Breakaway Broadcast

I am a strong proponent of non-computer based air chain processors.  Something about listening to dead air while the computer reboots is annoying and every computer needs to be rebooted every now and again.

All of that being said, I recently had a chance to play around with Breakaway Broadcast audio processing software.  I have to say, as a low cost, very versatile platform, it can not be beat.  I would put it up against any of the high end FM audio processing, provided one uses a high quality sound card with an adequate sample rate.

Claesson Edwards Audio has developed several software based audio processors for a variety of end uses.   They make several recommendations for hardware and operating systems, Pentium 4 3.2 GHz or better, dual core preferred.  If one is interested in used the sound card to generate composite audio, then any sound card capable of true 192 KHz sample rate will work.  They list several that have been successfully tested on their web site.

For approximately $1,200 dollars or so, one could buy a decent computer, the Breakaway Broadcast software and the Airomate RDS generator software.  For a Mom and Pop, LP or community radio station that is looking to do some high end audio processing and or RDS, that is a good deal.  I would add a UPS to the computer and keep back up copies of the software installed on an emergency computer just in case.  One can never be too safe when it comes to computers, viruses, hackers and other malicious persons.

Things that I like

  1. Inexpensive, the fully licensed version is $200.00.  The demo version is free but there is a 30 second promo every thirty minutes.
  2. There are several factory presets, but everything is fully configurable, changes can be named and saved allowing some experimentation.
  3. Audio cards with 192 KHz sample rate or greater can be used to generate composite audio, eliminating the need for a separate stereo generator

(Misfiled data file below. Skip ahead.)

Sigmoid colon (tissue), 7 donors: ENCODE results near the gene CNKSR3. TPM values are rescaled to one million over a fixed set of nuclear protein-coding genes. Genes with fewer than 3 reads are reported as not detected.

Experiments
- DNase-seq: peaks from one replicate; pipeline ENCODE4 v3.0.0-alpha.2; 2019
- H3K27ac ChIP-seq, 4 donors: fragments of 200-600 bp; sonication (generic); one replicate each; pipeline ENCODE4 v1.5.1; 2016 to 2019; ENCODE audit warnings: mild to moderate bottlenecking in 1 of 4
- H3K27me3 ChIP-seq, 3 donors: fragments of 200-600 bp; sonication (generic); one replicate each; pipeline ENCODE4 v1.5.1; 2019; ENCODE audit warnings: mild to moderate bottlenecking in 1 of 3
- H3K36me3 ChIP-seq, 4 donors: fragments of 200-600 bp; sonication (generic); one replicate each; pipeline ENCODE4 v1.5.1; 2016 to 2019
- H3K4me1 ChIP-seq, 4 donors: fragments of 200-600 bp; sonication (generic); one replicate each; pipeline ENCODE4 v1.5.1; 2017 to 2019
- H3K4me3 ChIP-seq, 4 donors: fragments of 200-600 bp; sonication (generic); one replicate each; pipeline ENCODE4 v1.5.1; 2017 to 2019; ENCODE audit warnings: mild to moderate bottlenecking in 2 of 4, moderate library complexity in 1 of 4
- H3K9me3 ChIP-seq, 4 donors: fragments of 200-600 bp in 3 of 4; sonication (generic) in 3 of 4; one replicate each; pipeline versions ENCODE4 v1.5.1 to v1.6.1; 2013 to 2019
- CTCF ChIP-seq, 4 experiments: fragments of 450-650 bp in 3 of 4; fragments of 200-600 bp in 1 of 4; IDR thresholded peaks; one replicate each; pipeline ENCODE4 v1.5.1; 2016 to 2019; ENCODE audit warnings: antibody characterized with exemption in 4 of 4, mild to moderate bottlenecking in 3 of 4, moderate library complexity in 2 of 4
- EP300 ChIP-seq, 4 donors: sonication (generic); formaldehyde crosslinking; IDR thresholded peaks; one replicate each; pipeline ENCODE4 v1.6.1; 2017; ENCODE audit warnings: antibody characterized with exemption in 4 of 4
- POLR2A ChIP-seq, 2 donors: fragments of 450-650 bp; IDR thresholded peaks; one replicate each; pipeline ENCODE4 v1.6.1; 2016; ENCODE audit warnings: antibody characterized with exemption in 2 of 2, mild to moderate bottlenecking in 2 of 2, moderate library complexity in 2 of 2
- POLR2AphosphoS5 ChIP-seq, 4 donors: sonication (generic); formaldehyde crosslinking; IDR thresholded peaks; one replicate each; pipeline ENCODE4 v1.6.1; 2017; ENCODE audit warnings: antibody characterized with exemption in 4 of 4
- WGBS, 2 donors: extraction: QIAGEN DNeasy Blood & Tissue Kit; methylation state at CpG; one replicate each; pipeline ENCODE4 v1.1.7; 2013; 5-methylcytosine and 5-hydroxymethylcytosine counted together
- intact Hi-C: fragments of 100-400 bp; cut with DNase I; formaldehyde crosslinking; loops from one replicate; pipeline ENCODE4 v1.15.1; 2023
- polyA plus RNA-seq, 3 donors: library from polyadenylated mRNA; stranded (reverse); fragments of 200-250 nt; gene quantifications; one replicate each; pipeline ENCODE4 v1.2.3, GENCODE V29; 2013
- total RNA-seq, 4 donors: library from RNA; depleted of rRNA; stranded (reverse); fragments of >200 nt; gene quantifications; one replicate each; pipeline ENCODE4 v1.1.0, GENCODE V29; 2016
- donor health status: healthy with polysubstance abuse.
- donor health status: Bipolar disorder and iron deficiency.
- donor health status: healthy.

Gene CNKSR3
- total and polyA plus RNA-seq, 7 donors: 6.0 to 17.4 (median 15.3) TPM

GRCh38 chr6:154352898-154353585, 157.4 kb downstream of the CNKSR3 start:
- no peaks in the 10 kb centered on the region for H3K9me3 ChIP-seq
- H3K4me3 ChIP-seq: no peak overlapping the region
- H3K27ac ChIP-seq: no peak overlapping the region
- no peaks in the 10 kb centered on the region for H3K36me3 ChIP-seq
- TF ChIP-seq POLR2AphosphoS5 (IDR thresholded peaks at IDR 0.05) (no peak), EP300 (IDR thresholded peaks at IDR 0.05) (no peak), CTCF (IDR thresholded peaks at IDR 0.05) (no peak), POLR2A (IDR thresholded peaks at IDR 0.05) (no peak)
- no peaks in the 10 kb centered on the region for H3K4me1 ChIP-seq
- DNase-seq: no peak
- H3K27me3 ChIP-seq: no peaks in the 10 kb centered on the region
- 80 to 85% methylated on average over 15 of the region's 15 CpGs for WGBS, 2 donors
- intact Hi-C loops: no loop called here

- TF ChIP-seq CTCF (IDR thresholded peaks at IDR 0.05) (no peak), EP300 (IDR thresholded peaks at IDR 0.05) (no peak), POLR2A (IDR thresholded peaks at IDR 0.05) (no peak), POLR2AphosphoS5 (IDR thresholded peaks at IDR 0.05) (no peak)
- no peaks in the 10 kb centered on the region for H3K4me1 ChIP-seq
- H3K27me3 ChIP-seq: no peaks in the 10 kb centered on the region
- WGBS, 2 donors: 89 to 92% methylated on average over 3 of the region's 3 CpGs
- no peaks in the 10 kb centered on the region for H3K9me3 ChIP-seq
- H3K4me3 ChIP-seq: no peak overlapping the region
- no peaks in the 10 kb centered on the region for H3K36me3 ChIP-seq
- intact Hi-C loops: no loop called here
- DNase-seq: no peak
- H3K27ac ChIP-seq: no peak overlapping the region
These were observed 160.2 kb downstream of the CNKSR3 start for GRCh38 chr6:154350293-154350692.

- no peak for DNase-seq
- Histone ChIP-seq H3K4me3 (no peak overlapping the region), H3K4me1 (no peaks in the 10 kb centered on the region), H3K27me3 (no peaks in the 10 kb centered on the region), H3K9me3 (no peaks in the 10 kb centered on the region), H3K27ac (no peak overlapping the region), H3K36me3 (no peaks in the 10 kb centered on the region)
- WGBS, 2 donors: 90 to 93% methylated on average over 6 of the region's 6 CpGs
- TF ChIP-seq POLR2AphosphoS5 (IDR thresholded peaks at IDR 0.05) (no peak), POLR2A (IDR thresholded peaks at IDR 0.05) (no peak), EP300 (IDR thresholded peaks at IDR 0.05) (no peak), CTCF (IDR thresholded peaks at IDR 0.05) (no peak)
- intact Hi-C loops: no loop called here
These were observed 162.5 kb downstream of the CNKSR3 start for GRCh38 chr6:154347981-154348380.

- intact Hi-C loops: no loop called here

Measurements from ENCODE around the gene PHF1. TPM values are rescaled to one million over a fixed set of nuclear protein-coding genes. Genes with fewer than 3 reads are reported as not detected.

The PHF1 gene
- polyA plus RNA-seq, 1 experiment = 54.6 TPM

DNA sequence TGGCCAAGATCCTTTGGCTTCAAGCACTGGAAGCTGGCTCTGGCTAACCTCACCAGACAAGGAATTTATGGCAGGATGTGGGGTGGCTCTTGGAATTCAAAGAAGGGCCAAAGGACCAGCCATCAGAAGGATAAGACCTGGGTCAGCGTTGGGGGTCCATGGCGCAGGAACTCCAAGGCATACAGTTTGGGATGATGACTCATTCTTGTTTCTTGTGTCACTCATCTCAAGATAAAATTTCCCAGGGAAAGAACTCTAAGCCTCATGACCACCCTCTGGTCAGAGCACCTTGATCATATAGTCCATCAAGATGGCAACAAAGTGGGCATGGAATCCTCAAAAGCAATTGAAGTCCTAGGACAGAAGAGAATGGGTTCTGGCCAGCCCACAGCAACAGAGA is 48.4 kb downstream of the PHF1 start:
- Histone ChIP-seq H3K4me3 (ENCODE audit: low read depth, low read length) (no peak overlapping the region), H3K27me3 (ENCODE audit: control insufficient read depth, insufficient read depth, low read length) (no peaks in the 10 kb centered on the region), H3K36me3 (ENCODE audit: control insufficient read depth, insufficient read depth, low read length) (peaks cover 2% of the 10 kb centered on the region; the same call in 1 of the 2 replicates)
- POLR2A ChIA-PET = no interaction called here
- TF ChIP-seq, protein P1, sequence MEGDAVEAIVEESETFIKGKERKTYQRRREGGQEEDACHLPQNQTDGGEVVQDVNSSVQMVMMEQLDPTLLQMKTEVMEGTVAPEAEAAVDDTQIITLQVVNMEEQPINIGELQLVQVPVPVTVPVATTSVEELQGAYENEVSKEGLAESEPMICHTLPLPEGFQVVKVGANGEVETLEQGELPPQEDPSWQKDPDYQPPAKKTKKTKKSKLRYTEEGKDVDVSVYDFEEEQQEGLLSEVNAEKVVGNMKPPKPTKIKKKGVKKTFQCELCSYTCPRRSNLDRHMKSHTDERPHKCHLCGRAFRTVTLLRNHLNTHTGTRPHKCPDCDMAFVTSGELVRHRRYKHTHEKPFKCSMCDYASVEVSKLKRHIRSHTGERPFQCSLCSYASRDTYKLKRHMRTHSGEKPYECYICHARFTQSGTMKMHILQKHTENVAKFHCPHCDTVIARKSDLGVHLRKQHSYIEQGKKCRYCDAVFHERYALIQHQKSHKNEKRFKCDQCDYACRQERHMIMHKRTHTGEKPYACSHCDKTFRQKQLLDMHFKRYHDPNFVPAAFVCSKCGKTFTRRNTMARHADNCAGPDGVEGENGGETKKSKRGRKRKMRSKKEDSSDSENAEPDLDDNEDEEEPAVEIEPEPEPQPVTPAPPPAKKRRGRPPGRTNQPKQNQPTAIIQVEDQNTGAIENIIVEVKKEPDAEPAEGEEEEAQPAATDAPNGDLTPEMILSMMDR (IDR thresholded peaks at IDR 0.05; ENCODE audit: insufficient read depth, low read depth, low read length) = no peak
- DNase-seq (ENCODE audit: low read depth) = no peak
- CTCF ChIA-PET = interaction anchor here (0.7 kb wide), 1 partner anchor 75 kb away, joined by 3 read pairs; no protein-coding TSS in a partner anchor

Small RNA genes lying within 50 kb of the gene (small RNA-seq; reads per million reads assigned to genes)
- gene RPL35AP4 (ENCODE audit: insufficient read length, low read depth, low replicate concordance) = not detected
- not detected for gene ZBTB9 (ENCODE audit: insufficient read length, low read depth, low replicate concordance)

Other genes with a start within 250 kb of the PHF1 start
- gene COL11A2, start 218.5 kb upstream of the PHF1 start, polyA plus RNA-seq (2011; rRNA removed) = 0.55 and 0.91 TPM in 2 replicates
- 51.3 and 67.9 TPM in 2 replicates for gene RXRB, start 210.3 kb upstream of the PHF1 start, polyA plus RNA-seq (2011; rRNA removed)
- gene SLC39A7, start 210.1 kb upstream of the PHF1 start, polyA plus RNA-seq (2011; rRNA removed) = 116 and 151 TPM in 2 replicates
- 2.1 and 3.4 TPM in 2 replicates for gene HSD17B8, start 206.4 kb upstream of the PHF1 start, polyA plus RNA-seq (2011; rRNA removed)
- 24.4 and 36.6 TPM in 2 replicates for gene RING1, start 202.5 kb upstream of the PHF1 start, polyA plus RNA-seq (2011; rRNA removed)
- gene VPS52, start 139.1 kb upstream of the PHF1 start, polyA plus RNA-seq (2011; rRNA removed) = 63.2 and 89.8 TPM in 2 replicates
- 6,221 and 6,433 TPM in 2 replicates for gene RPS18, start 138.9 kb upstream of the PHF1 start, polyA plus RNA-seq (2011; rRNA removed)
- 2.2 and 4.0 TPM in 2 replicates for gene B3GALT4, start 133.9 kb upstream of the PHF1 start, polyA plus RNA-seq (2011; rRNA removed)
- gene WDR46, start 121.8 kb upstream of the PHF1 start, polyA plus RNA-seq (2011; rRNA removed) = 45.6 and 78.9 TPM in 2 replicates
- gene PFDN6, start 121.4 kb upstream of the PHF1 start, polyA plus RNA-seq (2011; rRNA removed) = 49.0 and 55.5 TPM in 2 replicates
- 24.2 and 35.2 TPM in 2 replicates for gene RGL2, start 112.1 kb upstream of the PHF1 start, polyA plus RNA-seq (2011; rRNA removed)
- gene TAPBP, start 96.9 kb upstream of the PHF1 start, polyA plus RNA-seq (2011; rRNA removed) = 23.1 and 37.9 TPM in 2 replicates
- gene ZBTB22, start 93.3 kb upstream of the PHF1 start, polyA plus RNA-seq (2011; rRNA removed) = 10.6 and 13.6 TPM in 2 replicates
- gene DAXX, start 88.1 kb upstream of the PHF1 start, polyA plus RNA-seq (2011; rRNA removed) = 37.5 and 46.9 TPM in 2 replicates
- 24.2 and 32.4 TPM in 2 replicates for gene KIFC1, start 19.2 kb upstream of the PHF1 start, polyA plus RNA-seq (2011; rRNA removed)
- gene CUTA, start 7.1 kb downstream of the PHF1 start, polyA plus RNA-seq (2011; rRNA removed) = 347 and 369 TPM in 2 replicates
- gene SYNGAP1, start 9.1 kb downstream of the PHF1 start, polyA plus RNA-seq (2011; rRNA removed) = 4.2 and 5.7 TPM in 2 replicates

4. RDS capable with additional software (Airomate2, approximate cost $35.00)
  5. The same processing computer can be used for streaming audio and or AM audio processing simultaneously.
  6. Full set of audio calibration tools for AM and FM transmitters, allows correction for tilt, overshoot and linerity.  Can add pre-emphasis at any user selectable rate.
  7. Fully adjustable phase rotators.

Things that I don’t generally like:

  1. Computer based system using Windoze operating system

WXPK in White Plains, NY has been using this software to process their streaming audio for about 2 years now.  The software itself is extremely stable running on a stand alone Windows box with XP service pack 2.

The loudness wars are over, Apple has won!

Excuse me while I gag…

Okay, that’s a little better.  I was just reading up on the newest, greatest, holy cow, gee whiz, gotta have that expensive box processor, also known as the Omnia 11.  I have to hand it to Mr. Frank Foti and his marketing team.  They have created one heck of a buzz about this thing, and it seems like folks are jumping on board to shell out $10 – $12 K for the box.  But let us review a few things.

I will admit most freely that I tend to be an audio purest.  I do believe that a limited amount of processing has its merits, especially for those listeners in high noise environments like automobiles, work sites, etc.   With sloppy DJ’s working the consoles, there is a minor need for some limiting, gain reduction and so on, just to the air product levels aren’t all over the place.  Those are the real world considerations.

Does and Ipod have an air chain processor? No, if the Ipod user want more loudness, they turn up the volume.  Since most Ipod users are normal people and not some burned out DJ with bad hearing, the volume control on an Ipod has plenty of head room to satisfiy.  Does a Droid or a Blackberry or whatever else people are listening to these days have an air chain processor? No.  And most users/listeners of those devices are perfectly happy with the quality and quantity of audio.